FMC Corporation states that they have stopped importing phosphates from Western Sahara to Spain and that they should never have been kicked out of the Norwegian government's pension fund for lack of ethics.
Photo: Huelva, Spain, 2008. Sahrawi refugees demonstrated against the Spanish company FMC Foret, at the time one of the leading importers from the territory.
6 December, the Norwegian government announced the exclusion of two North American firms from its government pension fund. The reason was their imports from occupied Western Sahara is considered "a particularly serious violation of fundamental ethical norms."
In response, one of the firms, FMC Corporation, has stated that they had already ceased the imports to Spain, as WSRW already believed. The statement was published on the website Business & Human Rights on December 8.
“We are surprised and disappointed by the action of the Norway Wealth Fund given the fact that FMC exited its Spanish-based, Foret phosphate business in December 2010", stated FMC.
"While in operation, Foret purchased phosphate rock from Office Cherifien des Phosphates (OCP) under strict compliance with all legal provisions in both Spanish and international law. FMC no longer purchases phosphate rock from OCP, and has not done so since late 2010. We maintain a strict commitment to ethics and corporate governance, and will work with the Norway Wealth Fund officials to resolve this issue", they stated.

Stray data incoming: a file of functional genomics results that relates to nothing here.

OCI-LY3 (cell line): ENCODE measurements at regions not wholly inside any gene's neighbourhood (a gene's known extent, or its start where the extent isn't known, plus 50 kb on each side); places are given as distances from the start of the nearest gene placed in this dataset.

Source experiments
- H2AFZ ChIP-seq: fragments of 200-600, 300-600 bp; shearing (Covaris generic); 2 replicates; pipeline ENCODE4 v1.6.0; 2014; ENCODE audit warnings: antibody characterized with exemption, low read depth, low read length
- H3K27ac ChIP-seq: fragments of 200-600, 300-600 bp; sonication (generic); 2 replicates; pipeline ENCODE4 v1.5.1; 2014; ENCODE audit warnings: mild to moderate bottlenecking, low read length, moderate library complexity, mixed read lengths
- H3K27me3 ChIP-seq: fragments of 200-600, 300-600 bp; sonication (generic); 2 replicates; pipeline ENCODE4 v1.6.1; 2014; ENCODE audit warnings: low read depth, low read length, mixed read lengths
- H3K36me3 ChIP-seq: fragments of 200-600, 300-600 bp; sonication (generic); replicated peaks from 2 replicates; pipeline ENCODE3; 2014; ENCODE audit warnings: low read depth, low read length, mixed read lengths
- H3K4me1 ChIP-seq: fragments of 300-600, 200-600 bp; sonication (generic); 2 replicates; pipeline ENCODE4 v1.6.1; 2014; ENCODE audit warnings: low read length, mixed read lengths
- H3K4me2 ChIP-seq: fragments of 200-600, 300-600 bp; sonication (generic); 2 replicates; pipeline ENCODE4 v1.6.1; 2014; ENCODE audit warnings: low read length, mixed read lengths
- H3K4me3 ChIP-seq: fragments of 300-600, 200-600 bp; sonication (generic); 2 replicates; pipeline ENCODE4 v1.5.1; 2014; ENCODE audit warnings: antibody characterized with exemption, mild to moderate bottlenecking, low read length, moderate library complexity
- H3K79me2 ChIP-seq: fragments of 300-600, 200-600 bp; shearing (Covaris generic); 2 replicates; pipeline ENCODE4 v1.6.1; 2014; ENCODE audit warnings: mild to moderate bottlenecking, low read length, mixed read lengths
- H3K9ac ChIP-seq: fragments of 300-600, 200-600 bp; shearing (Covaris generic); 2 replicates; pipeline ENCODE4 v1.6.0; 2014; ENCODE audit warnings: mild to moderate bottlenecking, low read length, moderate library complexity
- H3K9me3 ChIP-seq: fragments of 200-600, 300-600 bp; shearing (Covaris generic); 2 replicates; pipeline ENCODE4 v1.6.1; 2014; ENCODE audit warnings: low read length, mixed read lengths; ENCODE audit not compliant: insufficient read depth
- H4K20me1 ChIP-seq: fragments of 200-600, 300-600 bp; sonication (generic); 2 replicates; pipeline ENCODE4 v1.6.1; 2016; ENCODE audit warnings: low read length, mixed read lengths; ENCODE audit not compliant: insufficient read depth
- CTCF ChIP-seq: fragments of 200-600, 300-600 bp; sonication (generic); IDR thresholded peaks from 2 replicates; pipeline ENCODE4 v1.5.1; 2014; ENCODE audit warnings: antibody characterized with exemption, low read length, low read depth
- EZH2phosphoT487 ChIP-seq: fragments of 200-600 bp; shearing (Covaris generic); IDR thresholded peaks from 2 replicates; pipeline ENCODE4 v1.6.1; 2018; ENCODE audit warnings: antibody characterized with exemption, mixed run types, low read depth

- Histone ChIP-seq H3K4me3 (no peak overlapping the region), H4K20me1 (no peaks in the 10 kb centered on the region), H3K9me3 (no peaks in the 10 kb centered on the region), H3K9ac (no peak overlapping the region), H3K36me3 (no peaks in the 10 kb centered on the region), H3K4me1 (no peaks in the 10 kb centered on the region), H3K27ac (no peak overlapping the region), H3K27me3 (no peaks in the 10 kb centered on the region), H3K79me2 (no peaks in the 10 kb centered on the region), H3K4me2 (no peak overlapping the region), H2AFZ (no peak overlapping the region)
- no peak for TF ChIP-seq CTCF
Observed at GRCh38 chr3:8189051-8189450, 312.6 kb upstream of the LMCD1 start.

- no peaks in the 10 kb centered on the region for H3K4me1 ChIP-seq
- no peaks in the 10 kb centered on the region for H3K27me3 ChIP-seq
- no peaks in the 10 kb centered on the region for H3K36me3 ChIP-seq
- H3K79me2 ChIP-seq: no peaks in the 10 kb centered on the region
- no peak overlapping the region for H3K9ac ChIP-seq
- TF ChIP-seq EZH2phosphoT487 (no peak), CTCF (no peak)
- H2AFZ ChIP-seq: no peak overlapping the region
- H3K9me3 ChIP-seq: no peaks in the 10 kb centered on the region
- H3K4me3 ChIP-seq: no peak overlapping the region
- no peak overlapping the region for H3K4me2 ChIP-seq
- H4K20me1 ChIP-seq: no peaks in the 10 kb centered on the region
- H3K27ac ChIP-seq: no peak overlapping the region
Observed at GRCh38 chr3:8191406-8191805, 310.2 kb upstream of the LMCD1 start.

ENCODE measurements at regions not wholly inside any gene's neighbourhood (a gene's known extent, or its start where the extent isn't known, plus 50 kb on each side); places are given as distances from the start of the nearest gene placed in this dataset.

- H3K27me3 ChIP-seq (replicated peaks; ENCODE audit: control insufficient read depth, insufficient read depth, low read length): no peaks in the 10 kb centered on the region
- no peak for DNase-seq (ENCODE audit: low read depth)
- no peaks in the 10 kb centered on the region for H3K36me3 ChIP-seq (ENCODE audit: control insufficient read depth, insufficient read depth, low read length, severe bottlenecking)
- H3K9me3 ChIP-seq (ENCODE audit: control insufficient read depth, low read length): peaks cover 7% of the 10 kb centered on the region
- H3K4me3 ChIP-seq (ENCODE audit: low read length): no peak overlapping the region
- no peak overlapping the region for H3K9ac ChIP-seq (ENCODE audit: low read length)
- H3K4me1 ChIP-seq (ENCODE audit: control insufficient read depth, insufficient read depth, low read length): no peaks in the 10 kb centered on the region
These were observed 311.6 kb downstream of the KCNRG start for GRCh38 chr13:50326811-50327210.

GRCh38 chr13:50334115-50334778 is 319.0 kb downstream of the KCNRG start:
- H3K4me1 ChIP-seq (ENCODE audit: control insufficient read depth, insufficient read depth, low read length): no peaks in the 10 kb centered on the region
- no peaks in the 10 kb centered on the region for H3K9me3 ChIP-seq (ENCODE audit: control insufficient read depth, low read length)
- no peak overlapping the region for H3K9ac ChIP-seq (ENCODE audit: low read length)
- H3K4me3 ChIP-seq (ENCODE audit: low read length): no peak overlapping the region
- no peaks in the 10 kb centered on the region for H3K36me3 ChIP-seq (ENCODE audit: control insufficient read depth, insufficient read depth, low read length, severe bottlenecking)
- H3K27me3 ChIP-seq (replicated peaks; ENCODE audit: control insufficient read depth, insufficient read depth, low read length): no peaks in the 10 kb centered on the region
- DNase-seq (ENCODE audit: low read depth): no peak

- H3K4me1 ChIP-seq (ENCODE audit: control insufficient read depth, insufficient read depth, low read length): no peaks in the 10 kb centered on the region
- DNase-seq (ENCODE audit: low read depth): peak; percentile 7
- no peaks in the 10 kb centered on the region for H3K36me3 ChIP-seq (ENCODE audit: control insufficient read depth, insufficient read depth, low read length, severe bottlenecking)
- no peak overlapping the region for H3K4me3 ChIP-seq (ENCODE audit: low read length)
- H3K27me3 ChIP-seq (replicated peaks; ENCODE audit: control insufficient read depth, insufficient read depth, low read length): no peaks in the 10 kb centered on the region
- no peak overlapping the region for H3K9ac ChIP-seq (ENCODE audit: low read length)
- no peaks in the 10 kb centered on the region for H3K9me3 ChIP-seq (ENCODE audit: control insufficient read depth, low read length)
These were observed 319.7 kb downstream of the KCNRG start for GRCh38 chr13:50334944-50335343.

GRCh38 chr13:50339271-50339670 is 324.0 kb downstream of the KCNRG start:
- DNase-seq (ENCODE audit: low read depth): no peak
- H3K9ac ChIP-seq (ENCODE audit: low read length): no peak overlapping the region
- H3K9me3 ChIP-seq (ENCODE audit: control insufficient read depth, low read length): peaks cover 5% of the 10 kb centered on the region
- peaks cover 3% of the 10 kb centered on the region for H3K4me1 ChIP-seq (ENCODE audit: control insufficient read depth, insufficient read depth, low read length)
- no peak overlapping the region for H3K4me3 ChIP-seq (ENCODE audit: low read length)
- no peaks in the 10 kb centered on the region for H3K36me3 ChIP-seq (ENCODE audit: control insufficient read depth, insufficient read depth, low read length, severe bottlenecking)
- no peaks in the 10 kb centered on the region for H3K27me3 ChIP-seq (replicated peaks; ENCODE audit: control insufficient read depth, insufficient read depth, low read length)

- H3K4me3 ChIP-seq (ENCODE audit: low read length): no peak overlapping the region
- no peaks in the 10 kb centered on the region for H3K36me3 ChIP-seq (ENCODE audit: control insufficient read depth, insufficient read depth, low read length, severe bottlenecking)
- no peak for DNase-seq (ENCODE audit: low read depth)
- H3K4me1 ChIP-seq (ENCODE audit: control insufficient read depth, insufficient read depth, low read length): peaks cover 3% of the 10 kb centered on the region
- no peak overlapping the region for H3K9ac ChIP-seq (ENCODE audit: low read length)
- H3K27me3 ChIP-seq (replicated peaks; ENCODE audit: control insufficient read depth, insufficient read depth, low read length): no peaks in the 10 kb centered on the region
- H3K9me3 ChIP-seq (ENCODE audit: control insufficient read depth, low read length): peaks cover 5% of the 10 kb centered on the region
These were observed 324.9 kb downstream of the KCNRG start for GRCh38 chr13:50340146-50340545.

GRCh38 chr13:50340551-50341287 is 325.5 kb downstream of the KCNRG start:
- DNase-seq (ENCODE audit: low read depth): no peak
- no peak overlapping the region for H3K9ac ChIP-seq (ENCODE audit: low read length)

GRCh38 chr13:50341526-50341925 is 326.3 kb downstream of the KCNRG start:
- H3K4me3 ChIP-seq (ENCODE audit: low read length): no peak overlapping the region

No mention is made to their imports to their subsidiary Tripoliven in Venezuela. WSRW has on several occasions, latest in December 2011, tried to get a response from the Venezuelan subsidiary as to whether the imports has terminated.
FMC had last year not responded to the Fund's Council on Ethics when they were sent the draft recommendation for exlusion.
8 December 2011, the Norwegian government also excluded the US-Canadian firm PotashCorp. The long time importers Innophos (US/Mexico), Incitec Pivot (Australia) and Wesfarmers (Australia) have ot yet been excluded.
Morocco occupies the major part of its neighbouring country, Western Sahara. Entering into business deals with Moroccan companies or authorities in the occupied territories gives an impression of political legitimacy to the occupation. It also gives job opportunities to Moroccan settlers and income to the Moroccan government. Western Sahara Resource Watch demands foreign companies leave Western Sahara until a solution to the conflict is found.
It's not easy keeping up with all the different legal proceedings relating to Western Sahara. For the sake of clarity, here's an overview of the three different cases at the Court of Justice of the European Union.
Leading activists from Western Sahara are condemned to sentences ranging from 20 years to life imprisonment in connection to a mass protest in 2010 denouncing the Saharawi people’s social and economic marginalization in their occupied land; the Gdeim Izik protest camp.
At COP22, beware of what you read about Morocco’s renewable energy efforts. An increasing part of the projects take place in the occupied territory of Western Sahara and is used for mineral plunder, new WSRW report documents.